Thatcher Plans to Do More With Less

LONDON—Prime Minister Thatcher's landslide victory in Britain's general election June 11 means that U.K. science is unlikely to receive more money from her Conservative government. Instead, the scientific community is bracing for changes designed to make better use of existing funds. The state of British science rarely surfaced in a campaign pre occupied with welfare and defense. Although both main opposition parties—Labour and the alliance of the Liberals and Social Demo crats̵

Jon Turney
Jun 28, 1987
LONDON—Prime Minister Thatcher's landslide victory in Britain's general election June 11 means that U.K. science is unlikely to receive more money from her Conservative government. Instead, the scientific community is bracing for changes designed to make better use of existing funds.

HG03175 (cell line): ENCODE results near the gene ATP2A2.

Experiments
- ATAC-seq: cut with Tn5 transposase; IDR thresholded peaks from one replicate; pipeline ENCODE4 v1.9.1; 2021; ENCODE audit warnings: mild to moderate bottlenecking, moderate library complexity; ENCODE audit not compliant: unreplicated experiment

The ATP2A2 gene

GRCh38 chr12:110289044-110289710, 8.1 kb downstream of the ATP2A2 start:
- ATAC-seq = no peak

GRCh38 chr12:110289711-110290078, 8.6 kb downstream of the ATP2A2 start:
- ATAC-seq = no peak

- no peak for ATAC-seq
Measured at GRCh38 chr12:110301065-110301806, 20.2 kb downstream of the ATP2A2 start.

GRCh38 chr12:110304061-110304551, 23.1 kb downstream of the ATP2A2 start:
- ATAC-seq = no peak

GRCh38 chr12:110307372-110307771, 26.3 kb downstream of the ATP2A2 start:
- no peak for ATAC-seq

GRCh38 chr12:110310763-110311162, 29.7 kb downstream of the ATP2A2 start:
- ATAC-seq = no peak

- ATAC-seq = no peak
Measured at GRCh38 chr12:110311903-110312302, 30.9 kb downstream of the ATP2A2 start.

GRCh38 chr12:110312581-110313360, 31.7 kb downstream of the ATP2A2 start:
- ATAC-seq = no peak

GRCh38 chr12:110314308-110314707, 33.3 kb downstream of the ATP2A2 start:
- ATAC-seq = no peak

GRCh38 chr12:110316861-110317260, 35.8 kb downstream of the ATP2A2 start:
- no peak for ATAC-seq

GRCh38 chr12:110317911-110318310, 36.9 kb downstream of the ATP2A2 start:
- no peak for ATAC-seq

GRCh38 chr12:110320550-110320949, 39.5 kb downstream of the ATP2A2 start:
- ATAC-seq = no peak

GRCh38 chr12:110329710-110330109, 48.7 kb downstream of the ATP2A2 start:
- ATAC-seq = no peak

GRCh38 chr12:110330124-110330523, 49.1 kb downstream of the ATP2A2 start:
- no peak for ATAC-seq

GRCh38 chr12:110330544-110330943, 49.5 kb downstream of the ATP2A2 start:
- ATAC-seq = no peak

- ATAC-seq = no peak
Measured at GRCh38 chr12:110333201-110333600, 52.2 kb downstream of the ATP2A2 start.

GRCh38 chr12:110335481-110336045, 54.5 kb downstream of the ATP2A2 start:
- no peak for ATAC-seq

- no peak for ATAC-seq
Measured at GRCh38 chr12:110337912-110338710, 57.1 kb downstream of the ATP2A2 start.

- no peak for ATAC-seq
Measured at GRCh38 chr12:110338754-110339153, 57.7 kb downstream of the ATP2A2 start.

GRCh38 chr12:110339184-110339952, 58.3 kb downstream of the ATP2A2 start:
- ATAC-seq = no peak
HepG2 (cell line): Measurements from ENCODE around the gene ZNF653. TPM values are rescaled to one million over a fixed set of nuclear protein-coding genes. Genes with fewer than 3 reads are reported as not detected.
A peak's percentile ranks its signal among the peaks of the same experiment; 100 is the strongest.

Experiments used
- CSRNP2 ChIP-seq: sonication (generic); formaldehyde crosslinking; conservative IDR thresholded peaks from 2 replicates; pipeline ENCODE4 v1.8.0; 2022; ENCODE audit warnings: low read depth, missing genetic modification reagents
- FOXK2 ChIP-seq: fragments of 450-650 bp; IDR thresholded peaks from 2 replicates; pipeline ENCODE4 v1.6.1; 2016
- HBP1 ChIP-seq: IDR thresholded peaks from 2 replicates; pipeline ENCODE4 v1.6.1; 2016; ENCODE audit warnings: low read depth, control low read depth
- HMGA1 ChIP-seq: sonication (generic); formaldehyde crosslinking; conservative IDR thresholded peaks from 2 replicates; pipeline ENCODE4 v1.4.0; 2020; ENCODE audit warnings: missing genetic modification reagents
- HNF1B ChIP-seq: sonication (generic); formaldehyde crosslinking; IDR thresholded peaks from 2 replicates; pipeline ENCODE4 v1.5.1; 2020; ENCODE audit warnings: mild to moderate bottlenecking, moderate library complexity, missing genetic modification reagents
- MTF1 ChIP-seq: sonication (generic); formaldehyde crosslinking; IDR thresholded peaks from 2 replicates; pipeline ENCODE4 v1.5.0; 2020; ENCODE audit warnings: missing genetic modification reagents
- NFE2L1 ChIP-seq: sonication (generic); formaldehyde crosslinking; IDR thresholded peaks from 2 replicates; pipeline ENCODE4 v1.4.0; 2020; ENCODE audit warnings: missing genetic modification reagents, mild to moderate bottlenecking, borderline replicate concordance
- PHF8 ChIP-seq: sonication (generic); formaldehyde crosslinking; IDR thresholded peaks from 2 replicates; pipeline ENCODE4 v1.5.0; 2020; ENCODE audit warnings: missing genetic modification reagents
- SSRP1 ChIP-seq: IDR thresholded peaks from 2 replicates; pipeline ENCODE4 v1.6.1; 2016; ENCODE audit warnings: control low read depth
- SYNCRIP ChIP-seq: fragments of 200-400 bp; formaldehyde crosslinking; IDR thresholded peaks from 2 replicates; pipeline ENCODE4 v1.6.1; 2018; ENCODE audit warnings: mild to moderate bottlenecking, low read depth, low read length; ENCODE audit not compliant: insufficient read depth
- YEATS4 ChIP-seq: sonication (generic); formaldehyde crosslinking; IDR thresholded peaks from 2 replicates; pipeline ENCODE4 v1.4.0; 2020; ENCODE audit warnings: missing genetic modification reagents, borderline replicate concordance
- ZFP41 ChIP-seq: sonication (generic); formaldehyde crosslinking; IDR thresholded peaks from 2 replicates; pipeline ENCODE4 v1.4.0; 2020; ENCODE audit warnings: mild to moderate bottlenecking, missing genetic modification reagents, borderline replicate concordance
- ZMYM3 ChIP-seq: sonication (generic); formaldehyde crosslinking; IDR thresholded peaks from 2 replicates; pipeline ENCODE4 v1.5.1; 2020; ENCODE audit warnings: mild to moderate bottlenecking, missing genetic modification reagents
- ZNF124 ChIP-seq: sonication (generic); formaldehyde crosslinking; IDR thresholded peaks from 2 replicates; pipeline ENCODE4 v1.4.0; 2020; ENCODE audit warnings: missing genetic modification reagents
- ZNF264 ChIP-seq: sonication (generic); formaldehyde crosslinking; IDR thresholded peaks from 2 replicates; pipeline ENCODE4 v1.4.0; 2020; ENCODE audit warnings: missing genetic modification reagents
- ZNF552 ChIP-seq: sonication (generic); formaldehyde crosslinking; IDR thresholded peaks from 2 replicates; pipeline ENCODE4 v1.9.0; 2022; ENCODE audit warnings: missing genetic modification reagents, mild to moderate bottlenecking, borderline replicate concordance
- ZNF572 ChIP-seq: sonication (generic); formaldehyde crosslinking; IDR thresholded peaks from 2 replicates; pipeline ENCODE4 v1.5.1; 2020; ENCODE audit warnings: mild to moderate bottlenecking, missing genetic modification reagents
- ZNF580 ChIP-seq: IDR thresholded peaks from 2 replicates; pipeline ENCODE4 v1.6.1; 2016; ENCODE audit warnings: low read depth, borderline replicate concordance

The state of British science rarely surfaced in a campaign pre occupied with welfare and defense. Although both main opposition parties—Labour and the alliance of the Liberals and Social Demo crats—made promises to increase R&D spending, their poor showing puts little pressure on the Thatcher government to heed their advice.

The ruling Conservatives responded to warnings that basic re search in the United Kingdom is in decline with a statement that "a country our size cannot afford to do everything." The only public meeting of the campaign on science, arranged by the lobby group Save British Science, drew 100 people.

At the same time, there are plans to reform...

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